• http://www.stat.tamu.edu/stat30x/notes/node74.html

## THE SHAPE OF A FREQUENCY DISTRIBUTION

• Three characteristics that completely describe any distribution: shape, central
tendency, and variability

CENTRAL TENDENCY

## • Where the centre of the distribution is located

VARIABILITY

• Whether the scores are spread over a wide range or are clustered together

SHAPE

## • Defined by an equation that prescribes the exact relationship between each X

and Y variable on the graph

SYMMETRICAL DISTRIBUTION

• Possible to draw a vertical line through the middle so that one side of the
distribution is a mirror image of the other

SKEWED DISTRIBUTION

• The scores tend to pile up toward one end of the scale and taper off gradually at
the other end
• The tail → Where the scores taper off toward one end of the distribution
○ Positively skewed → Tail on the right-hand side
○ Negatively skewed → Tail on the left-hand side

## PERCENTILES, PERCENTILE RANKS, AND INTERPOLATION

• The rank or percentile rank of a particular score is defined as the percentage of
individuals in the distribution with scores at or below the particular value

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• When a score is identified by its percentile rank, the score is called a percentile.
• Begin by calculating the cumulative frequencies – Example 2.5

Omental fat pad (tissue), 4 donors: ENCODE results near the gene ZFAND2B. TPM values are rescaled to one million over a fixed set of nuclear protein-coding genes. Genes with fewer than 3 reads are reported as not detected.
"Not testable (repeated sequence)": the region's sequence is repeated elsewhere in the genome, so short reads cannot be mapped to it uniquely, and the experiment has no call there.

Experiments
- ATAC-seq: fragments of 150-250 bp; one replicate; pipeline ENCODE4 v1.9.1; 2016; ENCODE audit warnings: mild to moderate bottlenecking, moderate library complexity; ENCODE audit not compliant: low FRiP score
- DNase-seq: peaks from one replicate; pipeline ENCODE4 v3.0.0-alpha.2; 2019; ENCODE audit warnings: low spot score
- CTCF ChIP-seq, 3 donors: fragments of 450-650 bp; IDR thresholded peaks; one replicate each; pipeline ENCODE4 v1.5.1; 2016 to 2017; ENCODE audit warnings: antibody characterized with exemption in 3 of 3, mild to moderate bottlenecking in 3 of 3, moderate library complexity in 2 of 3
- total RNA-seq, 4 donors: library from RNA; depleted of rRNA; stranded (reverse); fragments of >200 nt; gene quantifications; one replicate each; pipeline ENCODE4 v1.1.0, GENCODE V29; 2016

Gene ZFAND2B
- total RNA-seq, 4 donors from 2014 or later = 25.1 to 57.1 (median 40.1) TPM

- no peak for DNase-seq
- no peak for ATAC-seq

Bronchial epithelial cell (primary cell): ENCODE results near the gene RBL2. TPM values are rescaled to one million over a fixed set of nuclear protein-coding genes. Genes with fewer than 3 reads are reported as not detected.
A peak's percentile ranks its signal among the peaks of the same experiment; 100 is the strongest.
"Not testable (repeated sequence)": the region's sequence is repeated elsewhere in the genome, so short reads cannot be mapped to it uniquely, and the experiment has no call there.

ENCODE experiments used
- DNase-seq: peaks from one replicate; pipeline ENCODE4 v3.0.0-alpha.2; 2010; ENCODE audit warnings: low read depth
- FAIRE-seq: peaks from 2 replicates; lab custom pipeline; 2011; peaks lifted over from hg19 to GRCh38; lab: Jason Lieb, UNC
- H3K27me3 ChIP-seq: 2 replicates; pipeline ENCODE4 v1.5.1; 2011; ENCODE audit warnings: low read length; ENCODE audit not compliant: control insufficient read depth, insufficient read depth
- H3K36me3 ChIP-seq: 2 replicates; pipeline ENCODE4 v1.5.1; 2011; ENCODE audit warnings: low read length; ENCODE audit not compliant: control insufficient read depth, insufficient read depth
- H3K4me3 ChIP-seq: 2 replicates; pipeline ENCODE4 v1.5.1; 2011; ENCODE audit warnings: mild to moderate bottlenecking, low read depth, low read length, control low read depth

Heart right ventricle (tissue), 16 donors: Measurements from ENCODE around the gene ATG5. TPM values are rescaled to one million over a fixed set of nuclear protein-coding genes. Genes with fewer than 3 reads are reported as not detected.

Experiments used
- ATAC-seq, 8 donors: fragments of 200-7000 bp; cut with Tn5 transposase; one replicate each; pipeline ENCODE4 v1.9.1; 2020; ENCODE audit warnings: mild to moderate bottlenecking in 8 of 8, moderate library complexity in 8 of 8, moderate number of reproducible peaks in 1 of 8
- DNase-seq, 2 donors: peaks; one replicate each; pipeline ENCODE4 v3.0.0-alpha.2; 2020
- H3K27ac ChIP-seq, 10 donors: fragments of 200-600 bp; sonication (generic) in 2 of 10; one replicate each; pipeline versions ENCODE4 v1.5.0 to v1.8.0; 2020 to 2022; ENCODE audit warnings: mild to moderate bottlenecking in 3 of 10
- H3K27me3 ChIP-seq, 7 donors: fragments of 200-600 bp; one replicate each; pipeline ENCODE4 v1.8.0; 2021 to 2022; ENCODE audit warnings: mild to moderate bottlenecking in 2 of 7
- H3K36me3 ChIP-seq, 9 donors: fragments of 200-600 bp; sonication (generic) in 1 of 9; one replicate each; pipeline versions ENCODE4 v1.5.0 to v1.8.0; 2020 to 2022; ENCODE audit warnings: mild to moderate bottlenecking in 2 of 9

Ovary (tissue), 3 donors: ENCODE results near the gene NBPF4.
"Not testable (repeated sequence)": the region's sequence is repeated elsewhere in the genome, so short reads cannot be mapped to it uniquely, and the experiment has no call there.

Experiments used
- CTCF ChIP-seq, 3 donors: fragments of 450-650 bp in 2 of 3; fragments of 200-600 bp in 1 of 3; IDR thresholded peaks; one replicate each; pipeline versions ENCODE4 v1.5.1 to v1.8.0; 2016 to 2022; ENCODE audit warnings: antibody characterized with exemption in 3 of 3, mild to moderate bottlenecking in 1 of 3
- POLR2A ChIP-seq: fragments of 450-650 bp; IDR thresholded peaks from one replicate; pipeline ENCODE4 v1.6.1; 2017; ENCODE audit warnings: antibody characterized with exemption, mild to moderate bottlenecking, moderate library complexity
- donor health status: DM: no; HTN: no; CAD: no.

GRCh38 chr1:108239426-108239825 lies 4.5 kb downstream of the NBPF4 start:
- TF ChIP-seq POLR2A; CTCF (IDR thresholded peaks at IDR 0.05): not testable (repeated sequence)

• The cumulative frequencies show the number of individuals located at or below
each score

## • To find percentiles, covert these frequencies into percentages

c% = cf / N (100%)
• Each cumulative percentage is associated with the upper real limit of its score
interval

## • The general process for interpolation:

1. A single interval is measured on two separate scales (for example, time and
temperature). The endpoints of the interval are known for each scale.
2. You are given an intermediate value on one of the scales. The problem is to
find the corresponding intermediate value on the other scale.
3. The interpolation process requires four steps:
a. Find the width of the interval of both scales.
b. Locate the position of the intermediate value in the interval. This
position corresponds to a fraction of the whole interval:

## Fraction = Distance from the top of the interval

Interval width

c. Use this fraction to determine the distance from the top of the interval
on the other scale:

## Distance = (fraction) X (width)

d. Use the distance from the top to determine the position on the other
scale.

Example 2.6

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## STEM AND LEAF DISPLAYS

• Each score is separated into two parts: The first digit (or digits) is called the
stem, and the last digit (or digits) is called the leaf.

• Advantages of the stem and leaf display over the frequency distribution:
1. The stem and leaf display is very easy to construct.
2. The stem and leaf display allows you to identify every individual score in the
data.
3. The stem and leaf display provides both a listing of the scores and a picture
of the distribution.
4. Because the stem and leaf display presents the actual value for each score, it
is easy to modify a display if you want a more detailed picture of a
distribution. The modification simply requires that you split the distribution
into two or more parts, e.g., upper and lower parts of the leaves.